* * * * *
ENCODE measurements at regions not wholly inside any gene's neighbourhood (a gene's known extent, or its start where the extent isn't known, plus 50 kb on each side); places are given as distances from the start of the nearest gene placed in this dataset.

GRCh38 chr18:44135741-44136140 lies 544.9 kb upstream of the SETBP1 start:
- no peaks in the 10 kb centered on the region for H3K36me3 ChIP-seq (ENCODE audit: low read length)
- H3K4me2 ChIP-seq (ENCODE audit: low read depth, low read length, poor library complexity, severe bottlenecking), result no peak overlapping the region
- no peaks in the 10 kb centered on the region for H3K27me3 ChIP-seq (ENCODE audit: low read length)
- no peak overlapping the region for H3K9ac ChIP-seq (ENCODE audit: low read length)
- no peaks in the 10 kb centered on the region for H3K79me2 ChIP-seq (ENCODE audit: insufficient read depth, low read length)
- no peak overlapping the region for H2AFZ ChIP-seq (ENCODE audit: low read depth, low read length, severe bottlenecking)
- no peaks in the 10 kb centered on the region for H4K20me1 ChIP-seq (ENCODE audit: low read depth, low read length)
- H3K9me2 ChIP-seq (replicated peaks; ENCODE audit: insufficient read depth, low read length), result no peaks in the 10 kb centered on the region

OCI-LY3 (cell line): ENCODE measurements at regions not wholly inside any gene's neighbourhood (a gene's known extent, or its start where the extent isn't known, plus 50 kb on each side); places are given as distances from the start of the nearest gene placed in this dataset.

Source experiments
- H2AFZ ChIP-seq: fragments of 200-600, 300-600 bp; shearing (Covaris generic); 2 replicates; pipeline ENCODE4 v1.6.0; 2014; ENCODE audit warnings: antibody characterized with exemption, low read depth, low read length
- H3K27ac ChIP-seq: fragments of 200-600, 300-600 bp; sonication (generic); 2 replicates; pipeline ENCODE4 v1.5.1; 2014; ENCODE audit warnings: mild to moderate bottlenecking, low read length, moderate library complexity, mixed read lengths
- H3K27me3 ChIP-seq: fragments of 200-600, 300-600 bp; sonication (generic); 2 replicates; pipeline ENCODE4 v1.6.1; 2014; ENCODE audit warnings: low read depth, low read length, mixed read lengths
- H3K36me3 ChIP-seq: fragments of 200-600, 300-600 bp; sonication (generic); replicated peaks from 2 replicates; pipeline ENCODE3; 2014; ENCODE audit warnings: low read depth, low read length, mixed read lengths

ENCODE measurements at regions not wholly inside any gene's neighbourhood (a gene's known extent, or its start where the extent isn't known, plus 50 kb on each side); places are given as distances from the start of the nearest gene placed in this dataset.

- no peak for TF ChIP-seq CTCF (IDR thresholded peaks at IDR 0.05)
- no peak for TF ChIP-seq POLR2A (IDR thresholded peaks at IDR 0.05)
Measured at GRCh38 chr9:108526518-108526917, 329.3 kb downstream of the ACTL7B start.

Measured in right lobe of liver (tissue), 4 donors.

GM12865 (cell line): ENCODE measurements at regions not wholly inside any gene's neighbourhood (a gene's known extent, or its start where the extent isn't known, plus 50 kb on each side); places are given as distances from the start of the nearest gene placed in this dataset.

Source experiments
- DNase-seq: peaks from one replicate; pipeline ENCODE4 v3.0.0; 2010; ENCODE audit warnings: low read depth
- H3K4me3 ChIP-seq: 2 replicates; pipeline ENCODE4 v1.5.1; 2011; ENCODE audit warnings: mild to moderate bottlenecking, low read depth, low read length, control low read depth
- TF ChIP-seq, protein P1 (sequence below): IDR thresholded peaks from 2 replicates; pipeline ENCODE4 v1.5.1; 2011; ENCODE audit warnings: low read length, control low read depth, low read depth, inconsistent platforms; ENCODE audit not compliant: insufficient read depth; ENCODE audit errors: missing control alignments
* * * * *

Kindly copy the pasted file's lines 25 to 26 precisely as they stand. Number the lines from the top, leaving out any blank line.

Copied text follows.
- H3K4me3 ChIP-seq: 2 replicates; pipeline ENCODE4 v1.5.1; 2011; ENCODE audit warnings: mild to moderate bottlenecking, low read depth, low read length, control low read depth
- TF ChIP-seq, protein P1 (sequence below): IDR thresholded peaks from 2 replicates; pipeline ENCODE4 v1.5.1; 2011; ENCODE audit warnings: low read length, control low read depth, low read depth, inconsistent platforms; ENCODE audit not compliant: insufficient read depth; ENCODE audit errors: missing control alignments